Tuscaloosa artist exhibits surreal works in Dinah Washington Gallery

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CW | Amy Sullivan

Sam West

In the deepest pit of hell, Lucifer stares you down. His hands are on the shoulders of Adolf Hitler and Joseph Stalin, and behind him are more of history’s most reviled figures, including Napoleon and Genghis Khan. On the floor of the fiery cavern, a red apple–the symbol of original sin.

This is the scene in a work by David Gosselin, an Alabama oil painter who creates mural-like work on large canvases. An exhibit of his art is opening at Dinah Washington Gallery in Tuscaloosa on June 3.

“[Minimalism] seems like a sacrilegious waste of materials,” he said. “I’m not an art critic, but I wouldn’t consider some of those things, like Pollock–that’s just scribbling. There’s a lot of that, and why people like him is beyond me.”

Gosselin’s large-scale works are typically paintings on four-by-five foot canvases. He uses oil, and usually works on several pieces concurrently to avoid getting “mental blocks.” At this pace, one painting usually takes about a year, to come together.

The inspirations for his work often come from translating common phrases–like “matter of time” or “appetite for destruction”– into scenes. Gosselin comes up with the different figures, details and points of interest in his work over time.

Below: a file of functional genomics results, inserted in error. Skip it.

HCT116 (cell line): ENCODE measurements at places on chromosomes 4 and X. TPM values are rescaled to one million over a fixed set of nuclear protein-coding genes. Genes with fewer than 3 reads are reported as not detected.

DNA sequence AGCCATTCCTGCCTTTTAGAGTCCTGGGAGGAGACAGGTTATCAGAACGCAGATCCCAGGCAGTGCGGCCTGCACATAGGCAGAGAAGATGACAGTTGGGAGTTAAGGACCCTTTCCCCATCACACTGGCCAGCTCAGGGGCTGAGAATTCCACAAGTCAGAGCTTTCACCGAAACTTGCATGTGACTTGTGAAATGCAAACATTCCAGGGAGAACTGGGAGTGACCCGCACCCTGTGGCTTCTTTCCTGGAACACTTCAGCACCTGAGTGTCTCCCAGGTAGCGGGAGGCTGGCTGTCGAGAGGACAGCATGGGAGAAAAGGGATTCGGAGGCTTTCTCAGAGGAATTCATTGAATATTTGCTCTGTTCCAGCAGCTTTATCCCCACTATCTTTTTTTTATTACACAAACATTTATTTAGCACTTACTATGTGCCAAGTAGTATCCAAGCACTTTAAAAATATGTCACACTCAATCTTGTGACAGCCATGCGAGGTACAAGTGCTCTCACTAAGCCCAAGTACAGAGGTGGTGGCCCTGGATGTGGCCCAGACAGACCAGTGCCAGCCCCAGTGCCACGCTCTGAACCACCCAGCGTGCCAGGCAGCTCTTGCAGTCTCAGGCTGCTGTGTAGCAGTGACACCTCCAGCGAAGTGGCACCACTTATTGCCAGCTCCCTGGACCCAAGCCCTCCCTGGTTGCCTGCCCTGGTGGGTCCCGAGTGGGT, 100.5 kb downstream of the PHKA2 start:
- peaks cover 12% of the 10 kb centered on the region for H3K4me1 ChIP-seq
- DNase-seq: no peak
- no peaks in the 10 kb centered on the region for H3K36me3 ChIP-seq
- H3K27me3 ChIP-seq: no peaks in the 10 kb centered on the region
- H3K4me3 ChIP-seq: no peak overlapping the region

“Sometimes I know exactly what’s going to happen,” he said. “Most of the time, I’ll just leave it wide open so I’m not locked into one specific thing. It kind of takes the fun out of it. If you know exactly what’s going on, you might as well be doing a coloring book.”

Citing influences, Gosselin praised Dutch painter Hieronymus Bosch, famous for his “Garden of Earthly Delights,” a massive painting of an hedonistic paradise featuring hundreds of tiny, bizarre details. He also said he loves the art of Frank Frazetta, an illustrator known for creating the covers of many sci-fi and horror comics and books.

Gosselin was born in Rhode Island, where he took an interest in painting as a child. His creative drive was later rekindled by an art teacher at Livingston University, which is now the University of West Alabama. Gosselin has stayed in the Livingston area ever since, as the warm and friendly environment of the South suits him.

“Up in New England, people are really irascible, because of the weather,” he said.

According to Linda Lamaroux, an old friend of Gosselin who was formerly involved with the Arts Council’s Junior League Gallery, the artist was known in college as “Wizard,” because of his lanky build, long curly hair, and moustache. In addition to painting and academics, he also played in a rock band.

During his career, Gosselin never focused on art professionally. He painted houses as a day job, and devoted free time to his work. The monotony of manual labor helped the artist’s creative side.

“When you paint houses for a living, it’s not exactly cranial,” he said. “The only thing you have to remember is if you’re on a ladder, and, if you are, how high. It leaves a lot of time. You listen to music and think.”

Lamaroux recommended Gosselin for the exhibit at Dinah Washington. She praised the artist’s creativity and the depth of his work.

“He thinks up things that are really weird. But [his paintings] are beautiful, and there’s so much detail in each one of them,” she said.